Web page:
A person with knowledge of the
operation said links had already been found between
military personnel and known civilian
The source said Defence was
now taking the warnings seriously with the aim of
weeding out service personnel with the wrong
“If they find a picture on
Facebook of a soldier with a Bandido or something,
(the investigators) will follow up.
“There might be a brother
or an uncle who’s a gang member. That’s enough to
get them to look into it.”
The investigators have
interviewed a small number of military personnel,
although this has in some cases resulted in the
person being eliminated from further inquiries after
establishing that the links were benign.
Defence would not confirm
details of the operation, saying “these are
But a spokesman said that since January 2016 “a
small number” of Defence personnel had been
“reported as potentially having an association with
Outlaw Motorcycle Gangs”.
“Some of these reports have
warranted further investigation by Defence and
civilian authorities,” the spokesperson said.
“All known and confirmed
members with Outlaw Motorcycle Gang associations
have been dealt with administratively by Defence
and, where relevant, by civilian police.
“Defence has a
zero-tolerance for personnel who engage in unlawful
or criminal activity, or engage, promote or espouse
behaviours that are inconsistent with Defence
“Any members of the ADF who
are found to have committed criminal acts are
subject to administrative action, including possible
termination of service.”
Defence introduced a
service-wide “joint directive” - a form of military
order - in 2014 that warns of the risks of service
personnel associating with “groups or organisations
who engage in unlawful or inappropriate activities
such as those who engage in criminal activity” but
has not publicly revealed which groups this applies
The ADF’s military personnel
policy manual warns that members are “not to be
involved in any capacity with any groups or
organisations involved in any form of criminal
activity, including being associated with activities
that may be linked to criminal activities”.
Fairfax Media understands
the crackdown follows repeated warnings to the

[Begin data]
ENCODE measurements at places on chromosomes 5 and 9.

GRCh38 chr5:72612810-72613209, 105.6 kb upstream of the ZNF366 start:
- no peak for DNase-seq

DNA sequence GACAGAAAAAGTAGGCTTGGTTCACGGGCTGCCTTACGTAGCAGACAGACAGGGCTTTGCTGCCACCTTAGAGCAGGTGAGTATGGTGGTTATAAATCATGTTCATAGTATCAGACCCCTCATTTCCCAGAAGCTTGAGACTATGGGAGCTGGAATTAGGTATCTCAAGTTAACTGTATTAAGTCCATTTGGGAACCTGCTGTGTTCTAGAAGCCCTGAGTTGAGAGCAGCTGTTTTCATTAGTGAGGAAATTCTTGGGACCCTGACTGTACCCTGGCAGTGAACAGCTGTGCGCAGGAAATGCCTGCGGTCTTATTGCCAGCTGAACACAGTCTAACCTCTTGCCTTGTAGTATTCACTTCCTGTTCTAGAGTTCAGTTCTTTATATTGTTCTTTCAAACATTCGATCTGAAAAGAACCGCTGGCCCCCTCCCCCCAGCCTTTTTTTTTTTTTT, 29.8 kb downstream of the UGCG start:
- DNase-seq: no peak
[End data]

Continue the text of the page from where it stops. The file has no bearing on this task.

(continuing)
military by the Australian Criminal Intelligence
Commission about the extent of such links and the
danger they present.
“ACIC told Defence that
unless they did something about, they would do it
themselves, and they would write Defence into their
report as having done nothing about it,” the person
with knowledge of the operation told Fairfax Media.
The ACIC declined to comment
on the operation.
“The Australian Criminal Intelligence Commission
works with a range of partners, including Defence,
in the fight against serious and organised crime,
however we do not comment on operational matters,” a
spokesperson for the organisation said.
Fairfax Media understands
Defence is considering further expanding its ban on
personnel associating with motorcycle clubs to
include military motorcycle clubs, because of a
perceived risk that these connections will lead to
contact with so-called “outlaw” clubs.
This would be a
controversial move, particularly among veterans who
have established clubs as support networks for
There has been a string of
embarrassing and worrying military security lapses
involving bikies in the last 10 years.
In 2008, former Army captain
Shane Della-Vedova was jailed over the theft of
rocket launchers from the Orchard Hills weapons
depot in western Sydney, one of which found its way
to the Bandidos bikie club. Five ended up with
notorious Sydney Jihadist Mohamed Elomar. Only one
has ever been recovered by police.
In 2013, a former sailor with
connections to the Rebels was jailed for stealing
handguns from the Larrakeya base in Darwin.
A senior ADF officer
reportedly joined the Rebels bikie club after
leaving the service and another, the Bandidos.
Canada's military issued an
order banning personnel from contact with biker
gangs earlier this year, and has conducted a series
of official probes into such links since the late
There are long-standing
connections between the military and outlaw clubs.
The Hells Angels were set up in the 1940s in the US
by returning US Army Air Force servicemen and club
members still celebrate this heritage, with USAAF
memorabilia on display in the group’s Brisbane
Other clubs were formed by